Hurricane Hermine made landfall near the Big Bend area of Florida as a Category 1 hurricane, at 5:30 a.m. Friday, September 2, with maximum sustained winds around 80 miles per hour, according to the National Hurricane Center. Hermine has become the first hurricane to make landfall in Florida since Hurricane Wilma struck 11 years ago. Since it began to move inland, it weakened to a tropical storm status and will continue moving upwards along the east coast.
"This motion is expected to continue today and Saturday," the National Hurricane Center told CNN. "On the forecast track, the center of Hermine should continue to move farther inland across southeastern Georgia today and into the Carolinas tonight and Saturday."
What damage has Hermine left in its wake?
In Tallahassee alone, more than 100,000 utility customers are without power, according to CNN. Meanwhile, NBC News reported that right as the hurricane struck, an estimated 200,000 residents had no power across Florida, Georgia and the Carolinas. At least 20 people from Pasco County, which is north of Tampa, were evacuated early Friday morning. Many other counties have issued evacuation notices for residents in low-lying areas as well.
"More than 100,000 utility customers are without power."
Florida Gov. Rick Scott declared a state of emergency for 51 of the state's 67 counties due to high winds, debris and massive flooding. He also pleaded with his constituents to remain safe and heed warnings about the hurricane's severity.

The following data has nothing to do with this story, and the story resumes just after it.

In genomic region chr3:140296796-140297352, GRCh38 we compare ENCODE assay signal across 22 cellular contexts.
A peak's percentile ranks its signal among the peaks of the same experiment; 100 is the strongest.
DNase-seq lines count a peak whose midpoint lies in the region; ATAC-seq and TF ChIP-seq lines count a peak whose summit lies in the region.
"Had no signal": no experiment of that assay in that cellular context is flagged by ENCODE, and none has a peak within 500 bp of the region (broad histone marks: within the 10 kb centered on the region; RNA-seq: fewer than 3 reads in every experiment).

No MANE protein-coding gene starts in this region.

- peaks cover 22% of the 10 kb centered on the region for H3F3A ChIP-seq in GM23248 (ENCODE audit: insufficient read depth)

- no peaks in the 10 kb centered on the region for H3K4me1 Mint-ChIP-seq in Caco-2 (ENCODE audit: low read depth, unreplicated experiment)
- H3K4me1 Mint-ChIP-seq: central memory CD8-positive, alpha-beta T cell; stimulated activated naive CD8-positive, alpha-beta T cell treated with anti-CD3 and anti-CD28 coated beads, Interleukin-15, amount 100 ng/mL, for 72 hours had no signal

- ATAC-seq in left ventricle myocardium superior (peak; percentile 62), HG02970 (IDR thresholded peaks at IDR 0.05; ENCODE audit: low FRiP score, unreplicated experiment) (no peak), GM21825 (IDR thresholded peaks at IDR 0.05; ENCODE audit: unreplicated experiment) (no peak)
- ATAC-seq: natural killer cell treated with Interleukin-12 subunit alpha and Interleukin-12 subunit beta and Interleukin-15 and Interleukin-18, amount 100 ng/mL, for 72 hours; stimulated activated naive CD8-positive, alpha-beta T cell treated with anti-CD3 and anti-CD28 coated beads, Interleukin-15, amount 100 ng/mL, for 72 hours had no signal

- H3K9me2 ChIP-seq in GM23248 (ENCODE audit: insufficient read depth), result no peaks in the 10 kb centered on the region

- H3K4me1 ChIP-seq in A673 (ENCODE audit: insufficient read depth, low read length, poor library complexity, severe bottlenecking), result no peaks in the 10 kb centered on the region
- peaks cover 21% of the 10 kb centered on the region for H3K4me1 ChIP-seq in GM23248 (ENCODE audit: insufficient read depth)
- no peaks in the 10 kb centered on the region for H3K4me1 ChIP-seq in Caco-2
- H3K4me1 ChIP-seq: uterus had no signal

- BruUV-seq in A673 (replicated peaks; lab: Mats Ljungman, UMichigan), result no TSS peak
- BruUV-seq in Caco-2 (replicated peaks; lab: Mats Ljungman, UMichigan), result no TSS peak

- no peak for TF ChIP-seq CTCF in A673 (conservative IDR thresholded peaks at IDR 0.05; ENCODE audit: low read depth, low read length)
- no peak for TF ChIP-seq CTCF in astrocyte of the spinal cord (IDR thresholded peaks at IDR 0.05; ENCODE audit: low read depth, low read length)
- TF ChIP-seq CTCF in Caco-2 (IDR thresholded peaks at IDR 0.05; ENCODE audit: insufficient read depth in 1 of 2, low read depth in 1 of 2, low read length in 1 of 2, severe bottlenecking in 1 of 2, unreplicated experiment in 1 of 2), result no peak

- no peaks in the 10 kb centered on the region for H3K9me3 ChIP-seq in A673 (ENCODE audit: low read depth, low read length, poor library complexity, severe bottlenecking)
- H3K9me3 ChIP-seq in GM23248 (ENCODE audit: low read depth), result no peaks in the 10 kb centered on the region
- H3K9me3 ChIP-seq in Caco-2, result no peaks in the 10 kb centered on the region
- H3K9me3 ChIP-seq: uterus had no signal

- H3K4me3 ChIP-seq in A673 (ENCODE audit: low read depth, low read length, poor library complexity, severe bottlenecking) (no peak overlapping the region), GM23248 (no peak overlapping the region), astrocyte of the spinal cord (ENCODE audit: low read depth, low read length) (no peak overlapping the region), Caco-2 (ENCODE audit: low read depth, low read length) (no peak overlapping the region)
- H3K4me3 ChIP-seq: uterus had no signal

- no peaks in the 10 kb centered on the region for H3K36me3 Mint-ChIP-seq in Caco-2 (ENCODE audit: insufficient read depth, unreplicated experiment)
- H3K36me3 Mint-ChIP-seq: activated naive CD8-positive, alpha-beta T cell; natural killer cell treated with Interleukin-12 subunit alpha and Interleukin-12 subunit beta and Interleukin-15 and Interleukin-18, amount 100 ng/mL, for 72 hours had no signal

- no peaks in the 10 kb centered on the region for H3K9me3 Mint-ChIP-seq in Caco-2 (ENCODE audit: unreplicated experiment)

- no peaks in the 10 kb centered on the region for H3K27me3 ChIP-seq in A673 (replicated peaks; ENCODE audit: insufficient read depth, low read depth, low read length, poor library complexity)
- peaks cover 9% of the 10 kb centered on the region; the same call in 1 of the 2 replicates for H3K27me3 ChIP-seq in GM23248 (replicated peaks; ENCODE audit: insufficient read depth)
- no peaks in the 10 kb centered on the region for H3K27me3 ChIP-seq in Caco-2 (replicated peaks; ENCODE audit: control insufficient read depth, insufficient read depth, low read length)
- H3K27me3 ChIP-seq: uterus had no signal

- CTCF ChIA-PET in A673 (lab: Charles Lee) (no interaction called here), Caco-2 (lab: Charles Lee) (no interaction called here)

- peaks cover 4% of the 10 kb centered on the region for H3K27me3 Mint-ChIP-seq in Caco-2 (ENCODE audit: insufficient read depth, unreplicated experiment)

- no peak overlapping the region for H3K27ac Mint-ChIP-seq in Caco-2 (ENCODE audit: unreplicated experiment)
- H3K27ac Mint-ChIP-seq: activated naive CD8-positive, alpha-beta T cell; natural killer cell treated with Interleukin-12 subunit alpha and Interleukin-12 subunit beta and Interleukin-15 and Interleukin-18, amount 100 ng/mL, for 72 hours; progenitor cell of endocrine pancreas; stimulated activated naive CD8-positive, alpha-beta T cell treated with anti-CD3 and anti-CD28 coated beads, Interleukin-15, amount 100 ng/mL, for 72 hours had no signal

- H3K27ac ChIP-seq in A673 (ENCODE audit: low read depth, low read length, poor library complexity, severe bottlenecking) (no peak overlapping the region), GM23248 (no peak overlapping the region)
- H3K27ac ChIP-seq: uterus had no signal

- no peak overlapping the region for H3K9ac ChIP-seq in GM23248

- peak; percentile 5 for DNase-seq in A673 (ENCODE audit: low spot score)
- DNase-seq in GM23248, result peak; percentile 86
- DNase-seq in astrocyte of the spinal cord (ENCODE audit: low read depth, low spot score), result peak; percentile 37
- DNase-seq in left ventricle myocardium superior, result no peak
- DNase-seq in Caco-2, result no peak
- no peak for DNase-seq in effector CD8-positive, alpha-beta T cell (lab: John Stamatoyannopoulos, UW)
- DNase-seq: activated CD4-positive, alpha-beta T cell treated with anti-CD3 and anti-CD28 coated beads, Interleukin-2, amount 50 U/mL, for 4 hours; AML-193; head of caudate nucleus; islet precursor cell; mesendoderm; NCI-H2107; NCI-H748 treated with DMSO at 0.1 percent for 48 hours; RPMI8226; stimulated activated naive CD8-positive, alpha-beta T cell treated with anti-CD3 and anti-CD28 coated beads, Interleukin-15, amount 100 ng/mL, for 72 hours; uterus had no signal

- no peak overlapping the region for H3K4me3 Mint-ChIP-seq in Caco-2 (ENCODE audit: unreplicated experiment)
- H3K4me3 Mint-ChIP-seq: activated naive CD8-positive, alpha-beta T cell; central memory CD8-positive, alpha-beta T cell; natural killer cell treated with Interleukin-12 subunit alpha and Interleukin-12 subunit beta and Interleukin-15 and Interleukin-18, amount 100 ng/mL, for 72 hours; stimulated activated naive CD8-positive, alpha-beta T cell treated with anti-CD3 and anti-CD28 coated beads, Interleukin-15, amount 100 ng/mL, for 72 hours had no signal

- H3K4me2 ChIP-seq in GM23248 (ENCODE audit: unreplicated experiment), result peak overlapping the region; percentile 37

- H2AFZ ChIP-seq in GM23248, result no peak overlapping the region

"We have a hurricane. You can rebuild a home. You can rebuild property. You cannot rebuild a life," Scott said in a statement. "We have 6,000 members of the national guard ready to be mobilized,."
North Carolina Gov. Pat McCrory also issued a state of emergency for 33 of the state's eastern counties. Georgia Gov. Nathan Deal also announced a state of emergency for 56 of the state's counties. Over this next weekend, parts of Georgia expect around 10 inches of rainfall.
What can homeowners do following the storm?
For residents in the hardest hit areas of Florida, you likely took preventative steps to avoid extensive damage to your home. Following the storm, you want to make sure you have both before-and-after photos ready for your insurance claim should there be any flooding or high wind damage. This way, you can settle any insurance disputes with ease should they arise.
Aside from insurance claims, you want to make sure your home is fully prepared for the next tropical storm of hurricane that comes along. Consider investing in impact-resistant windows that will protect your home from some of the harshest hurricane winds.
No matter what else Florida weather throws at you this hurricane season, impact windows will remain intact and keep your home free from damage. Contact a NewSouth Window Solutions expert today to schedule a free, in-home consultation about how hurricane windows might be just what you need this season.